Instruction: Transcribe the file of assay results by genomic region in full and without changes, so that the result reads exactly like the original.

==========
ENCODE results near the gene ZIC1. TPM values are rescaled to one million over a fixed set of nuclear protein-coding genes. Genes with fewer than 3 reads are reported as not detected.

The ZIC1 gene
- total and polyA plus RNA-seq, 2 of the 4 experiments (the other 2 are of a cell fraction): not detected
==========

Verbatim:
ENCODE results near the gene ZIC1. TPM values are rescaled to one million over a fixed set of nuclear protein-coding genes. Genes with fewer than 3 reads are reported as not detected.

The ZIC1 gene
- total and polyA plus RNA-seq, 2 of the 4 experiments (the other 2 are of a cell fraction): not detected